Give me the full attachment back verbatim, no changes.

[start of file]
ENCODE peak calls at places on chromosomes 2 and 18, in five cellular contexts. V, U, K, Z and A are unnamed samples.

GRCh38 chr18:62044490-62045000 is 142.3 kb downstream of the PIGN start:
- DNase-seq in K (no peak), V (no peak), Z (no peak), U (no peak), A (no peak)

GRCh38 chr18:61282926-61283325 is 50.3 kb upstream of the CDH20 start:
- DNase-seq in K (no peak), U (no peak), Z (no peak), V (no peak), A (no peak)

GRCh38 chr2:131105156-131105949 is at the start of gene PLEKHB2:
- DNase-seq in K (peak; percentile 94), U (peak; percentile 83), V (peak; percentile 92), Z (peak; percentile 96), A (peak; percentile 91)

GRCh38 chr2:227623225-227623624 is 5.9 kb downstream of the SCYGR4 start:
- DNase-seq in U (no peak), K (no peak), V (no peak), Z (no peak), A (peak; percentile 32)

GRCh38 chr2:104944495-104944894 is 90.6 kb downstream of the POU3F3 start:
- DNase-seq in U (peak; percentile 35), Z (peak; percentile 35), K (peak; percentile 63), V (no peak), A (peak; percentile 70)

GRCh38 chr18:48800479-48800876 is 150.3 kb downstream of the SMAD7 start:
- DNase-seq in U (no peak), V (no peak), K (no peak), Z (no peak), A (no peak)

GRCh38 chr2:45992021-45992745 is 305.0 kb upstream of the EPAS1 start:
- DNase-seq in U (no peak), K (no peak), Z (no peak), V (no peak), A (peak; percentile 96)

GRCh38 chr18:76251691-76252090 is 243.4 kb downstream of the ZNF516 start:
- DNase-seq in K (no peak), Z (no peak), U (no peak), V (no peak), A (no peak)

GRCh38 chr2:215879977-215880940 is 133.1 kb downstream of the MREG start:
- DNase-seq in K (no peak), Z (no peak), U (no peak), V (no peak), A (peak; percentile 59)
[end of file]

ENCODE peak calls at places on chromosomes 2 and 18, in five cellular contexts. V, U, K, Z and A are unnamed samples.

GRCh38 chr18:62044490-62045000 is 142.3 kb downstream of the PIGN start:
- DNase-seq in K (no peak), V (no peak), Z (no peak), U (no peak), A (no peak)

GRCh38 chr18:61282926-61283325 is 50.3 kb upstream of the CDH20 start:
- DNase-seq in K (no peak), U (no peak), Z (no peak), V (no peak), A (no peak)

GRCh38 chr2:131105156-131105949 is at the start of gene PLEKHB2:
- DNase-seq in K (peak; percentile 94), U (peak; percentile 83), V (peak; percentile 92), Z (peak; percentile 96), A (peak; percentile 91)

GRCh38 chr2:227623225-227623624 is 5.9 kb downstream of the SCYGR4 start:
- DNase-seq in U (no peak), K (no peak), V (no peak), Z (no peak), A (peak; percentile 32)

GRCh38 chr2:104944495-104944894 is 90.6 kb downstream of the POU3F3 start:
- DNase-seq in U (peak; percentile 35), Z (peak; percentile 35), K (peak; percentile 63), V (no peak), A (peak; percentile 70)

GRCh38 chr18:48800479-48800876 is 150.3 kb downstream of the SMAD7 start:
- DNase-seq in U (no peak), V (no peak), K (no peak), Z (no peak), A (no peak)

GRCh38 chr2:45992021-45992745 is 305.0 kb upstream of the EPAS1 start:
- DNase-seq in U (no peak), K (no peak), Z (no peak), V (no peak), A (peak; percentile 96)

GRCh38 chr18:76251691-76252090 is 243.4 kb downstream of the ZNF516 start:
- DNase-seq in K (no peak), Z (no peak), U (no peak), V (no peak), A (no peak)

GRCh38 chr2:215879977-215880940 is 133.1 kb downstream of the MREG start:
- DNase-seq in K (no peak), Z (no peak), U (no peak), V (no peak), A (peak; percentile 59)